11 Then this message came to me from the Lord: 12 “Say to these rebels of Israel: Don’t you understand the meaning of this riddle of the eagles? The king of Babylon came to Jerusalem, took away her king and princes, and brought them to Babylon. 13 He made a treaty with a member of the royal family and forced him to take an oath of loyalty. He also exiled Israel’s most influential leaders, 14 so Israel would not become strong again and revolt. Only by keeping her treaty with Babylon could Israel survive.
15 “Nevertheless, this man of Israel’s royal family rebelled against Babylon, sending ambassadors to Egypt to request a great army and many horses. Can Israel break her sworn treaties like that and get away with it? 16 No! For as surely as I live, says the Sovereign Lord, the king of Israel will die in Babylon, the land of the king who put him in power and whose treaty he disregarded and broke. 17 Pharaoh and all his mighty army will fail to help Israel when the king of Babylon lays siege to Jerusalem again and destroys many lives. 18 For the king of Israel disregarded his treaty and broke it after swearing to obey; therefore, he will not escape.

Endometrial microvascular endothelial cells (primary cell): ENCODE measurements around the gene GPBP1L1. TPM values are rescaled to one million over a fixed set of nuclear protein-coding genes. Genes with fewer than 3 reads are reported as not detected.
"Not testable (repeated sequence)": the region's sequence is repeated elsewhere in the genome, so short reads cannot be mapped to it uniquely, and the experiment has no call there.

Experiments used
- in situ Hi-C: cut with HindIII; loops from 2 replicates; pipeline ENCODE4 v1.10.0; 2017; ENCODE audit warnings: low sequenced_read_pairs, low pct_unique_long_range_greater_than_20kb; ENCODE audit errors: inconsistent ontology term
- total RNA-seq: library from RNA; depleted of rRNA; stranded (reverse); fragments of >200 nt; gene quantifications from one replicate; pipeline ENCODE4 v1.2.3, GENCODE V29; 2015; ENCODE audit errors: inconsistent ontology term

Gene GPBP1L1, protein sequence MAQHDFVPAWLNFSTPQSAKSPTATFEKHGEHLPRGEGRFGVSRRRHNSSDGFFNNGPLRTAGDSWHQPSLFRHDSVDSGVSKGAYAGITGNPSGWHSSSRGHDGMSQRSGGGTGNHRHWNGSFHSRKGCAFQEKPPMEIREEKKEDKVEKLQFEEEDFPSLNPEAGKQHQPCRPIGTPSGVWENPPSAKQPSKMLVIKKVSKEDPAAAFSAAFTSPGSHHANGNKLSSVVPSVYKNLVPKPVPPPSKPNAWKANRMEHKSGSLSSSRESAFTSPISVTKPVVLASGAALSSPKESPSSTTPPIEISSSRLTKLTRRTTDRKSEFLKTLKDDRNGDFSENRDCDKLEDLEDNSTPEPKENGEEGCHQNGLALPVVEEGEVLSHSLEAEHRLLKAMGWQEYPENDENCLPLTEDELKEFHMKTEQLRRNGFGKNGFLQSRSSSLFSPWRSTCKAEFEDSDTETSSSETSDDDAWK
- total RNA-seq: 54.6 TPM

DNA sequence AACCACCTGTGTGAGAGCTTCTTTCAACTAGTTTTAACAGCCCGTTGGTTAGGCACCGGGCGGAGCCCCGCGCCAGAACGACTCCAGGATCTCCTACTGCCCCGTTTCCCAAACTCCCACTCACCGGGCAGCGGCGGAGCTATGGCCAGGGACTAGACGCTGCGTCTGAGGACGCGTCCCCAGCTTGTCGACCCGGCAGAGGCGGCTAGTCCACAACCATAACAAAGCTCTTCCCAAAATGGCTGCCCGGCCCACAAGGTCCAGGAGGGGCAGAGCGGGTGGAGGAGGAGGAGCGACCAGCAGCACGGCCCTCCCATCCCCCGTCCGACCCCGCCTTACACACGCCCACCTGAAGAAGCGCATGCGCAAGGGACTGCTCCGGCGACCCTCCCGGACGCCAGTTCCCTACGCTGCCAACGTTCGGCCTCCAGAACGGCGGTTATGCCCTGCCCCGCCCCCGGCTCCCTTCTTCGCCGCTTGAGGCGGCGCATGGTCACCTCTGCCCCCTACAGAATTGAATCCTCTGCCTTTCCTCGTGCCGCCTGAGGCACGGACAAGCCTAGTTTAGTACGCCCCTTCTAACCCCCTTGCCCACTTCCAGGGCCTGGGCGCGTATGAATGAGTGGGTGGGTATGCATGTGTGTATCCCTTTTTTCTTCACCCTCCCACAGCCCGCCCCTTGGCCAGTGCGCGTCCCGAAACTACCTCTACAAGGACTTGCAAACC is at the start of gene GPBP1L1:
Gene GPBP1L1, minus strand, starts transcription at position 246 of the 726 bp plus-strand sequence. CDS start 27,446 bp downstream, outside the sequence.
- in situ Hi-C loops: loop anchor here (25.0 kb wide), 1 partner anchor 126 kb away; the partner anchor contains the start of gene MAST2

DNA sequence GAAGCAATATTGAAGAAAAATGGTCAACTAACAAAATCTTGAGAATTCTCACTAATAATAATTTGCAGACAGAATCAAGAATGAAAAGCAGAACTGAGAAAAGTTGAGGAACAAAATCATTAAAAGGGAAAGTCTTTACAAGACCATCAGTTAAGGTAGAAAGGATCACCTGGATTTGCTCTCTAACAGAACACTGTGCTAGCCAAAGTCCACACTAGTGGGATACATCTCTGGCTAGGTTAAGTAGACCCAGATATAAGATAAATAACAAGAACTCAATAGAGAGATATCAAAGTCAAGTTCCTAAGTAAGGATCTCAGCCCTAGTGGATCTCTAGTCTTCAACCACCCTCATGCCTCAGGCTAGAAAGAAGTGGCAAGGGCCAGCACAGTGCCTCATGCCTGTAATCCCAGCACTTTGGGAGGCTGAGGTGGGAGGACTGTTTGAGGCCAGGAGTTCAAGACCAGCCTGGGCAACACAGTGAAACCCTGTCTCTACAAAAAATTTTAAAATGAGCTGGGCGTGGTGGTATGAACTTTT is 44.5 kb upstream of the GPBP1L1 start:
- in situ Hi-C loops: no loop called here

19 “So this is what the Sovereign Lord says: As surely as I live, I will punish him for breaking my covenant and disregarding the solemn oath he made in my name. 20 I will throw my net over him and capture him in my snare. I will bring him to Babylon and put him on trial for this treason against me. 21 And all his best warriors will be killed in battle, and those who survive will be scattered to the four winds. Then you will know that I, the Lord, have spoken.